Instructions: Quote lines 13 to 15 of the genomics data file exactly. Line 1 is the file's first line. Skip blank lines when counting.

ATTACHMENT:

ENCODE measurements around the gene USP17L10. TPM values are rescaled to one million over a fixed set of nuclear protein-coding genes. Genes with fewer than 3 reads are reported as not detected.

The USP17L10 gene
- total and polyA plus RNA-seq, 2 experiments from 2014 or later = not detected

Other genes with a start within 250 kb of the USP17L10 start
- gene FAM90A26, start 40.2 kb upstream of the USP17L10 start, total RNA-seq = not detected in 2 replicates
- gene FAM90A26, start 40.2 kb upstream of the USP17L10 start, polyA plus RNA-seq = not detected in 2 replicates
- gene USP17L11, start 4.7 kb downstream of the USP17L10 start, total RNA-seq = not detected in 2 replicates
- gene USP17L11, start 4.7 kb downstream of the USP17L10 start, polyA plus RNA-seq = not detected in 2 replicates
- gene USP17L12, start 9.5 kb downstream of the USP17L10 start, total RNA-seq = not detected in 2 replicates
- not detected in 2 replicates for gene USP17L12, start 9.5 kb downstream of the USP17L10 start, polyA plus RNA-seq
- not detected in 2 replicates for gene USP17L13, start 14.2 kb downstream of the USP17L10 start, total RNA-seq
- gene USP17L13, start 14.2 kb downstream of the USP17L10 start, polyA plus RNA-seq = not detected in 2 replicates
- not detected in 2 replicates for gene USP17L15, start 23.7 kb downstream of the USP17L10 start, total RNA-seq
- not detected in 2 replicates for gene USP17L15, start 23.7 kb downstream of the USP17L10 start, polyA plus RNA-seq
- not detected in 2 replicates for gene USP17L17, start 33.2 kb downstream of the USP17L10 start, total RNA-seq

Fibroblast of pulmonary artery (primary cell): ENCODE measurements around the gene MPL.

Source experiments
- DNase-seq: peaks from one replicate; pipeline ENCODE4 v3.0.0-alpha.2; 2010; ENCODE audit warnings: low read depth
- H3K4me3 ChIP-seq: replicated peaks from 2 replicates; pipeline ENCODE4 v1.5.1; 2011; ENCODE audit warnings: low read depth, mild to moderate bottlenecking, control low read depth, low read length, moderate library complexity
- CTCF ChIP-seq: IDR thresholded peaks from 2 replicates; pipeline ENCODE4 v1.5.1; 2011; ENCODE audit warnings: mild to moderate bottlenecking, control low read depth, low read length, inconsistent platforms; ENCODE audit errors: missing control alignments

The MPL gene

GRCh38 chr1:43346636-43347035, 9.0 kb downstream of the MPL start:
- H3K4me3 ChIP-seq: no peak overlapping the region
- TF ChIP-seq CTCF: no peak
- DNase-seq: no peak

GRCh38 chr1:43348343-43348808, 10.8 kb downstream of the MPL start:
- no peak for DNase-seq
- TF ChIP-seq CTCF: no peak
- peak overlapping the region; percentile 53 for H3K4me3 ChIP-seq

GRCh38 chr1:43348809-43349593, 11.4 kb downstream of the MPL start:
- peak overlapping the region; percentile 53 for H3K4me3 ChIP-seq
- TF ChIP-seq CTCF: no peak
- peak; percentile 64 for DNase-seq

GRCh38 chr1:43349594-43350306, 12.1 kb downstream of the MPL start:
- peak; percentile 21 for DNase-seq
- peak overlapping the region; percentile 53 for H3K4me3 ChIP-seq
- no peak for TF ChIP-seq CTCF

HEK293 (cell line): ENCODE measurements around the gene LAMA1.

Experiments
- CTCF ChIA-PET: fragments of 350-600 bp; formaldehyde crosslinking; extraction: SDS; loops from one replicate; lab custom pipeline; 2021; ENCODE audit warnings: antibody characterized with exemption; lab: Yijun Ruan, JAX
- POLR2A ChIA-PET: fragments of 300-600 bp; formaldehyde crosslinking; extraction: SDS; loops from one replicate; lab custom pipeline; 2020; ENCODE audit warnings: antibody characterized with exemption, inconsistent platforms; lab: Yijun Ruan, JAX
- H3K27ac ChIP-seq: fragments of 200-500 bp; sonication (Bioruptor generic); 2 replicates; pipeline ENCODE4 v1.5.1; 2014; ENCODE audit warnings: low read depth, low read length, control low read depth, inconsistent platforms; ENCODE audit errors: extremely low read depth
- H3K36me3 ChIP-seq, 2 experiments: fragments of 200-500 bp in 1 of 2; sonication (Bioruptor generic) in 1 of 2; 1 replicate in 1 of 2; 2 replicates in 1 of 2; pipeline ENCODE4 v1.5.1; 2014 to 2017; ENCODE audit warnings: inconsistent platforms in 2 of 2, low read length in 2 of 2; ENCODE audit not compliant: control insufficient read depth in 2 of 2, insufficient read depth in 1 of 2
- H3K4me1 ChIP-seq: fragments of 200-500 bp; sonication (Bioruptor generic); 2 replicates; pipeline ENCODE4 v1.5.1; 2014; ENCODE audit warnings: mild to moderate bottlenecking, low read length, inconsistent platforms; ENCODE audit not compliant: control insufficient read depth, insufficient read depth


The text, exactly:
- not detected in 2 replicates for gene USP17L15, start 23.7 kb downstream of the USP17L10 start, total RNA-seq
- not detected in 2 replicates for gene USP17L15, start 23.7 kb downstream of the USP17L10 start, polyA plus RNA-seq
- not detected in 2 replicates for gene USP17L17, start 33.2 kb downstream of the USP17L10 start, total RNA-seq